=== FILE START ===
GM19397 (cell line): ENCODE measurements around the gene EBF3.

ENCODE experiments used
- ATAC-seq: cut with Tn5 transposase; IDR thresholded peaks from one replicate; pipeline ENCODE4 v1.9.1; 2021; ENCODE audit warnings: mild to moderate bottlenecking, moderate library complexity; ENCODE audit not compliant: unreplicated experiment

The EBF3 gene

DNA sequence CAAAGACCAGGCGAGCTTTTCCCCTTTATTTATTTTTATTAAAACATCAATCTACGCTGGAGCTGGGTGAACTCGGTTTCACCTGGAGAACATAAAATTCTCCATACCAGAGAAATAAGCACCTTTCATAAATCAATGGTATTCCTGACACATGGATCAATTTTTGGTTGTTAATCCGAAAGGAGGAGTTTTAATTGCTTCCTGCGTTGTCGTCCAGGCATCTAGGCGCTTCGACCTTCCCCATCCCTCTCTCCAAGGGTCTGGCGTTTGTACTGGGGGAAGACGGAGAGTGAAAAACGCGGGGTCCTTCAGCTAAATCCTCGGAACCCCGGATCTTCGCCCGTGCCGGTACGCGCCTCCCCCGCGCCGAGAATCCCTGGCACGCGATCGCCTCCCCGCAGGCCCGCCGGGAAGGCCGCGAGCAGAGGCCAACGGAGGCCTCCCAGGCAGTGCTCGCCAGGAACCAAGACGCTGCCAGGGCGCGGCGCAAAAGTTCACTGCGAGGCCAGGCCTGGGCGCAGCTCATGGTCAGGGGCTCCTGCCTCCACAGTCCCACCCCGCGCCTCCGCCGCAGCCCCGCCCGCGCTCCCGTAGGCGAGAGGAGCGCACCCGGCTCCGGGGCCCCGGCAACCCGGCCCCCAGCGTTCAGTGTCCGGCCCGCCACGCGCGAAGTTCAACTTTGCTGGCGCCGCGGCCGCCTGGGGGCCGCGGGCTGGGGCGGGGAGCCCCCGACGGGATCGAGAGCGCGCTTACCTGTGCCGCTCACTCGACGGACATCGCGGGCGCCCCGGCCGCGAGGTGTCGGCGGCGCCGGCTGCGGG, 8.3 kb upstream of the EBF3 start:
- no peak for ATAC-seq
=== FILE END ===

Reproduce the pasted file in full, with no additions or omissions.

GM19397 (cell line): ENCODE measurements around the gene EBF3.

ENCODE experiments used
- ATAC-seq: cut with Tn5 transposase; IDR thresholded peaks from one replicate; pipeline ENCODE4 v1.9.1; 2021; ENCODE audit warnings: mild to moderate bottlenecking, moderate library complexity; ENCODE audit not compliant: unreplicated experiment

The EBF3 gene

DNA sequence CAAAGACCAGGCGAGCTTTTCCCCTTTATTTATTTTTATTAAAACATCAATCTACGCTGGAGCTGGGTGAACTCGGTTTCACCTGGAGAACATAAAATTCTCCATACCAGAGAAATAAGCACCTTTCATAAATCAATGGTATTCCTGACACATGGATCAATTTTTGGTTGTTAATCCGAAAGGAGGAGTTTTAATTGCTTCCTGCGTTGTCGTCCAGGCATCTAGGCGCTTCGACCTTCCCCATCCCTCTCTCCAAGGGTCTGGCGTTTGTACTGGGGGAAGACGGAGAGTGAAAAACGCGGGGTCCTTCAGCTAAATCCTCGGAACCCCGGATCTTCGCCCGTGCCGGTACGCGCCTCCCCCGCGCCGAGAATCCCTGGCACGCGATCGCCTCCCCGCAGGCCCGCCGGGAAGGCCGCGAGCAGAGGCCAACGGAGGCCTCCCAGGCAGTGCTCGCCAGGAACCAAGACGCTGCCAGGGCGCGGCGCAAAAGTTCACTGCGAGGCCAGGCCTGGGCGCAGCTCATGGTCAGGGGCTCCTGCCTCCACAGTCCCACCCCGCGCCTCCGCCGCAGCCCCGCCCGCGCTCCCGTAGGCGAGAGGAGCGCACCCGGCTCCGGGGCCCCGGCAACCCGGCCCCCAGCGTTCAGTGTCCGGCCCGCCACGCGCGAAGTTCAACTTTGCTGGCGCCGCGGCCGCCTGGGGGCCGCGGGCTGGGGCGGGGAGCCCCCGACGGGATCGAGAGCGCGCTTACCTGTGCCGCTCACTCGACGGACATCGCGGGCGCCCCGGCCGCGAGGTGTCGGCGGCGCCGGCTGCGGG, 8.3 kb upstream of the EBF3 start:
- no peak for ATAC-seq